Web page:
Friday, May 20, 2011
Blogging Marvel’s The Tomb of Dracula, Part Two
Marv Wolfman took over scripting duties on Marvel’s The Tomb of Dracula with Issue 7. Despite the name, Wolfman was an unlikely choice for a horror title as he had never been much of a horror fan and had limited exposure to the character outside of Stoker’s original novel. Nonetheless, the decision to pair Wolfman with artist Gene Colan and inker Tom Palmer elevated the series to classic status and insured its reputation for decades to come.
Issue 7 quickly sets the stage with the introduction of Quincy Harker and his daughter Edith. Quincy is the son of Jonathan and Mina Harker born at the end of Stoker’s novel. Here he is a nearly blind old man confined to a wheelchair with his daughter and faithful dog Saint as his constant companions. He functions as a mentor to Rachel Van Helsing and Taj Nital and has welcomed Frank Drake into the fold. Quincy is an amateur inventor whose vampire hunting gadgets give the story a Bondian edge that works very well. Wolfman’s sense of history and character instantly deepens the story and gives the reader a reason to empathize beyond the immediate sense of good vs. evil.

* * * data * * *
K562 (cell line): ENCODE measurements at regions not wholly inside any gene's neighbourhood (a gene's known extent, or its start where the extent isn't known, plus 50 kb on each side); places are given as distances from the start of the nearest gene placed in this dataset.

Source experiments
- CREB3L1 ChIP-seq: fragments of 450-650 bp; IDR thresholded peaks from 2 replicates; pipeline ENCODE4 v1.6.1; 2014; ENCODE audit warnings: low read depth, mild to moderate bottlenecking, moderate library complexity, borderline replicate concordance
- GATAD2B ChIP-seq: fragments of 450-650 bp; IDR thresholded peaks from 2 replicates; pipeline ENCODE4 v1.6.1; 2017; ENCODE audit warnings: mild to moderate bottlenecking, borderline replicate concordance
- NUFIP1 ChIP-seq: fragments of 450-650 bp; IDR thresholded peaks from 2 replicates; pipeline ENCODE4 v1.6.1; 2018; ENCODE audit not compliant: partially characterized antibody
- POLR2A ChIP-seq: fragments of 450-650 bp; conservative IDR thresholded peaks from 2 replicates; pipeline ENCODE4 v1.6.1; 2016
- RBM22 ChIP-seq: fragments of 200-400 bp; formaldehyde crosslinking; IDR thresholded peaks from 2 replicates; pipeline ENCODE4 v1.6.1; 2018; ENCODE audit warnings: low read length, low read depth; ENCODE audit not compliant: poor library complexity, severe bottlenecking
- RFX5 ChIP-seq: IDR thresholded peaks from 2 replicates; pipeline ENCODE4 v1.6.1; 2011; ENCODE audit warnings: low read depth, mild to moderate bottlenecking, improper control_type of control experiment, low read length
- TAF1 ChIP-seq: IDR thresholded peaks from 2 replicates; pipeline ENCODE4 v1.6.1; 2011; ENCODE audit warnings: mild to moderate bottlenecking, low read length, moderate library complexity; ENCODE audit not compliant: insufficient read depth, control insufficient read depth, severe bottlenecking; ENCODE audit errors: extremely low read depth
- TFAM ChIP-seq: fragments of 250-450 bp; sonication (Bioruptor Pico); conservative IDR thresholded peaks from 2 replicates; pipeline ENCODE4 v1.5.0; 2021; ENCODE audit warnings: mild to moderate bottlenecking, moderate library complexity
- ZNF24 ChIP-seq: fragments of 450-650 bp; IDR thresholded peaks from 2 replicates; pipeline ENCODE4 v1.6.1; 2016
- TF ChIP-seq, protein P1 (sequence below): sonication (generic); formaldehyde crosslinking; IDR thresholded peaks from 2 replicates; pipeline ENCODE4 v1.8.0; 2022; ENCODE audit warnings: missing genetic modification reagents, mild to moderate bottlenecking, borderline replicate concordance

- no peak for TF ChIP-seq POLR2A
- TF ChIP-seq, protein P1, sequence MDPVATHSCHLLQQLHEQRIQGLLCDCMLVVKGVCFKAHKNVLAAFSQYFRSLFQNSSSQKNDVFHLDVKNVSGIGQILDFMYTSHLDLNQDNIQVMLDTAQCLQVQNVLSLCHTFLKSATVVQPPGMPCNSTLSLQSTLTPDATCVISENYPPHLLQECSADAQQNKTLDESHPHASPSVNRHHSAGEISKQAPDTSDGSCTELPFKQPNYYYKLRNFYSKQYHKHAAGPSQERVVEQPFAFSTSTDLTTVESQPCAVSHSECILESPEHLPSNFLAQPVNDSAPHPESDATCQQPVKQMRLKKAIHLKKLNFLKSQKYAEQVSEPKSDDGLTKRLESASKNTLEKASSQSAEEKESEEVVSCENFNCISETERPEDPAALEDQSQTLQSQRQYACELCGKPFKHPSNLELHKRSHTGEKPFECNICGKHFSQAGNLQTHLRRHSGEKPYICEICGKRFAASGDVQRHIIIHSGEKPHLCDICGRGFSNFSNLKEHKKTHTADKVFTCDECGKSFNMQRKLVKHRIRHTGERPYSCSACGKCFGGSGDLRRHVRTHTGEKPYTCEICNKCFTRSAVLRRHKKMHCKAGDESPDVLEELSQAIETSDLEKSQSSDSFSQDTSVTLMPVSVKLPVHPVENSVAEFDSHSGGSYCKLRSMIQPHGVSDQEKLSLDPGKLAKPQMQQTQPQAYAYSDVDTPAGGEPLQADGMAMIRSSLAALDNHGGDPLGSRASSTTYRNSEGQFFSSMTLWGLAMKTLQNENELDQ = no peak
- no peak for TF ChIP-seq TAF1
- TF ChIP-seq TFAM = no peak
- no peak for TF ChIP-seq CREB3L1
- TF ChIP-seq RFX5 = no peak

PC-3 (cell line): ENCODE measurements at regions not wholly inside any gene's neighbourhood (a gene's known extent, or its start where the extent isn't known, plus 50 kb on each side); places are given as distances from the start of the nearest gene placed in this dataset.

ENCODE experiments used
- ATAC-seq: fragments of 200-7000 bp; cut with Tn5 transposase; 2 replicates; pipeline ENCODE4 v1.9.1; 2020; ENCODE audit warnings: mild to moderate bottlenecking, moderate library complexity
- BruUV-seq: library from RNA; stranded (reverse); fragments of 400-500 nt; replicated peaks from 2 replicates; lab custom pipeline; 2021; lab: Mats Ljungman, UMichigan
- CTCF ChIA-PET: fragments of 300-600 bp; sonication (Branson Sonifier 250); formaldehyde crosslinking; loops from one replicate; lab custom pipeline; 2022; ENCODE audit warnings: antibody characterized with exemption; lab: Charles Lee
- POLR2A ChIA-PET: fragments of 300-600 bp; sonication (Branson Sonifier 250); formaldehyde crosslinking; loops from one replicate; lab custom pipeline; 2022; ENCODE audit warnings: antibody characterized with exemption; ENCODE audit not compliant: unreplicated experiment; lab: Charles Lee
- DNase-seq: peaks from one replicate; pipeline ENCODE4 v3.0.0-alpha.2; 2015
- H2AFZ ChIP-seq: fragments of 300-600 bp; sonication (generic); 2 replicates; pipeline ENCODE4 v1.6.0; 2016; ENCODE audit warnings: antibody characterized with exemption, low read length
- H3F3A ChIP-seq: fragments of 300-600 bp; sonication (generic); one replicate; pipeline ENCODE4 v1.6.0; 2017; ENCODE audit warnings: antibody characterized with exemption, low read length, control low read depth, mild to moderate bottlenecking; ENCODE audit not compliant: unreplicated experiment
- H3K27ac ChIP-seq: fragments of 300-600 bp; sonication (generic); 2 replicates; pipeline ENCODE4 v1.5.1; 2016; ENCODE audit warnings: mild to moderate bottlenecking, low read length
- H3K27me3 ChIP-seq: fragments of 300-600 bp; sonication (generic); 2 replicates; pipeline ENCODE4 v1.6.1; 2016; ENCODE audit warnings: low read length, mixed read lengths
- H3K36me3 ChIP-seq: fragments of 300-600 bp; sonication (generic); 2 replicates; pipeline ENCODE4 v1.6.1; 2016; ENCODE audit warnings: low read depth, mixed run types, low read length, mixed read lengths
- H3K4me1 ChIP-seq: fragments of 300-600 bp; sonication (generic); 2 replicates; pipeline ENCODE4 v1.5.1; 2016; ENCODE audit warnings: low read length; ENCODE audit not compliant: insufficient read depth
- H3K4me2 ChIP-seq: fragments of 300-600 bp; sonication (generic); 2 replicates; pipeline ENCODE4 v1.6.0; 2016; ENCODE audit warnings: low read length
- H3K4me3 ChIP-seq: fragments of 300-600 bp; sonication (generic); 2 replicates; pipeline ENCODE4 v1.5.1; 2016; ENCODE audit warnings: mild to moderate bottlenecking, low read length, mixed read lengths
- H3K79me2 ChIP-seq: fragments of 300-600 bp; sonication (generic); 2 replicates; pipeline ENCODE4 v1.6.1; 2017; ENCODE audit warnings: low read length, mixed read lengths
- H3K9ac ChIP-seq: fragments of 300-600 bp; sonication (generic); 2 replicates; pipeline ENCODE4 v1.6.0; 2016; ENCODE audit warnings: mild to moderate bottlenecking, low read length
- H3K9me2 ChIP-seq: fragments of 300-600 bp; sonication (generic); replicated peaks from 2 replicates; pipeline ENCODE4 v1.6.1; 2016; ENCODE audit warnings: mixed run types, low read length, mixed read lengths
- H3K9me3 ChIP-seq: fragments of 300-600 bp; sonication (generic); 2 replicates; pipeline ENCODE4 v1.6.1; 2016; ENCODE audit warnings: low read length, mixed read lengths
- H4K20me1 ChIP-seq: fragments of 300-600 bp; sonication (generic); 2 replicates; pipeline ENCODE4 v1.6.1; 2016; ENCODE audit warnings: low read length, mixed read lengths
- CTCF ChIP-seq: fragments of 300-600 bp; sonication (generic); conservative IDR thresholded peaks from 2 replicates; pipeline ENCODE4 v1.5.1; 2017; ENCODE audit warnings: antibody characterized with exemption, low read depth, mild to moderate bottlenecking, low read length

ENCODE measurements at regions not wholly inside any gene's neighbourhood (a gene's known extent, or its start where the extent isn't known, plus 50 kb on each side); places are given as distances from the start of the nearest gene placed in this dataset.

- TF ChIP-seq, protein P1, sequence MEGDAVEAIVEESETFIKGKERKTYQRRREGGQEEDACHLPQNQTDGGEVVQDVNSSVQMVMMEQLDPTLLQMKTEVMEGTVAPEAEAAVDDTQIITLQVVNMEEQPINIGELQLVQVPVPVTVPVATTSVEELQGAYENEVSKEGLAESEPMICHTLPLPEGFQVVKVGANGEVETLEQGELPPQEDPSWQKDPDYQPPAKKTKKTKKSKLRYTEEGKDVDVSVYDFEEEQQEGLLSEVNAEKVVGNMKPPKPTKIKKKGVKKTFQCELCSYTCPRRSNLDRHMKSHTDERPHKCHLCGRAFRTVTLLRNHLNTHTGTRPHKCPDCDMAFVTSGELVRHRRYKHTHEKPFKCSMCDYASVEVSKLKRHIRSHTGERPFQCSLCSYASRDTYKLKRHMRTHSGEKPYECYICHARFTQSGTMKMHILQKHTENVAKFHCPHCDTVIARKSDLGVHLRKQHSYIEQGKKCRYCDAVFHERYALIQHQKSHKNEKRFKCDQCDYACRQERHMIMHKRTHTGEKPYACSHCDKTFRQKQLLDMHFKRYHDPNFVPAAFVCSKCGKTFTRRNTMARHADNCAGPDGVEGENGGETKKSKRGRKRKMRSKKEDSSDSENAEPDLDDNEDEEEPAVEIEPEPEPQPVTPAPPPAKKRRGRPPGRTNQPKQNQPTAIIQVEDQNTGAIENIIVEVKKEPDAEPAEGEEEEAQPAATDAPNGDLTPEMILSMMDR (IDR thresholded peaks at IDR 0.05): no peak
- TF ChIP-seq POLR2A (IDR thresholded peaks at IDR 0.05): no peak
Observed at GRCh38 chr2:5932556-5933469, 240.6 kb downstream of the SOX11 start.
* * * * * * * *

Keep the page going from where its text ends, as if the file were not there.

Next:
His innate understanding of people as an amalgamation of family history, mistakes, joys, and tragedies is Wolfman’s greatest strength as an author. Even his Dracula, for all of his cruelty and savagery, is imbued with such humanity and dignity that one can’t help hoping all of them can find peace. Wolfman may be the first writer since Stoker to successfully treat the characters as real people that readers recognize as something other than stereotypes. Finding the key to that empathy is what elevates his take on the property above so many others.
The issue itself builds to a truly terrifying climax with the vampire hunters having a confrontation with Dracula that far exceeds simple cat and mouse games between hunter and prey. Dracula hypnotizes a group of school children earlier in the story and turns them into an attacking army that no adult would want to fight against is a masterstroke of evil and a harbinger of the level of writing to come from the series.
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